Tradition Meets Modernity in Stunning New Artist Cement Series

Sheila Kim Sheila Kim

The traditional craft of hydraulic cement tile making, in which the pattern is inlaid with pigmented cement as opposed to printed on a substrate, offers a bold and vibrant look for any wall or floor, making it as popular today as when it was first invented in the 1800s. Now Sausalito, California–based Clé is shaking things up by marrying this craft to contemporary style in a new collection. Dubbed the Artist Cement Collection, the series features a wide range of eye-catching designs created both in-house and by 10 invited artist studios from around the globe.


Boris Aldridge

“Our current encaustic cement tile collection is anchored with 19th-century patterns, and so it’s exciting for us to introduce new work that has been envisioned by such provocative minds outside a revered segment of our traditional tile world,” says Deborah Osburn, founder and creative director of Clé. “These artists are creating alluring interpretations of a classic tile, merging historic techniques with their own distinctive sentiments to create modern design.”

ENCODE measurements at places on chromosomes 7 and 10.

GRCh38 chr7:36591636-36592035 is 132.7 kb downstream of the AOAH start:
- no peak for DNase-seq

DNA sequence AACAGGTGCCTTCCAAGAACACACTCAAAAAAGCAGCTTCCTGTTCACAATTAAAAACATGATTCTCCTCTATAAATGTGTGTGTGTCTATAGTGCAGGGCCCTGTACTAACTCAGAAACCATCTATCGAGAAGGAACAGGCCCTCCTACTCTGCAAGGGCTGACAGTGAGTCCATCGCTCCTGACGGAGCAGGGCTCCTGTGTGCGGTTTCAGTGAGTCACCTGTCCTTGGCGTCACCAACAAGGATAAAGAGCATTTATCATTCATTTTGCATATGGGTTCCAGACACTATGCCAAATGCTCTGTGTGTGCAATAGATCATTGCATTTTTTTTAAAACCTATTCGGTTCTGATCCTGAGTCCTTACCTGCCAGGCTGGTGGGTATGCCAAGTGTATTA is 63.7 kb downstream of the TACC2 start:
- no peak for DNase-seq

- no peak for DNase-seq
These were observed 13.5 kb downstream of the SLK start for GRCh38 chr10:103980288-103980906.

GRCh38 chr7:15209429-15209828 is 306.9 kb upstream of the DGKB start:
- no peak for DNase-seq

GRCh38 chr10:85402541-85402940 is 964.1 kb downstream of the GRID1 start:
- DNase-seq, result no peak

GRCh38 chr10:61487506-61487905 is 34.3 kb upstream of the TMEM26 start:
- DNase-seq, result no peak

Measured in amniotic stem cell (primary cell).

Michelle Weinberg


Coletivo Muda

Geometric color blocks and arcs, some with complementing bias or border stripes, are Brazilian studio Coletivo Muda’s contribution to the line. The asymmetry and individuality of each tile’s pattern ensures that no two installations using these tiles will look alike. In sharp contrast, Johannessburg painter Ruan Hoffmann created a miniature art series of sorts, with designs possessing a hand-drawn doodle or organic quality about them.


Ruan Hoffmann


Ruan Hoffmann

In addition to the 8-inch-square formats, hexagonal tiles are also a part of the series. Among the hex lot are fun, graphic patterns by Sarah & Ruby Design Studio, best known for artisanal hand block–printed wallpaper by principals Sarah Schwartz and Ruby Geisler.


Sarah & Ruby Design Studio

Clé’s own Deborah Osburn contributed to the collection, as well: Her tiles are typographic in nature and meant to be rotated and installed in any way to convey a message or compose a quirky field of letters, numbers and symbols. Two complementing units sport edgier graphics inspired by Shakespearean plays — a skull and a crow — in block-print styling.


Deborah Osburn


Deborah Osburn


Smink Things (also shown at top)

All of the tiles are pre-polished and -sealed for indoor or outdoor installation. For architects, designers and clients needing help visualizing these products, Clé recently launched a great new tool to preview them on walls or floors of different settings. Try it out here.


New visualizer tool


Gachot Studios


Erica Tanov


John Whitmarsh


Alt for Living

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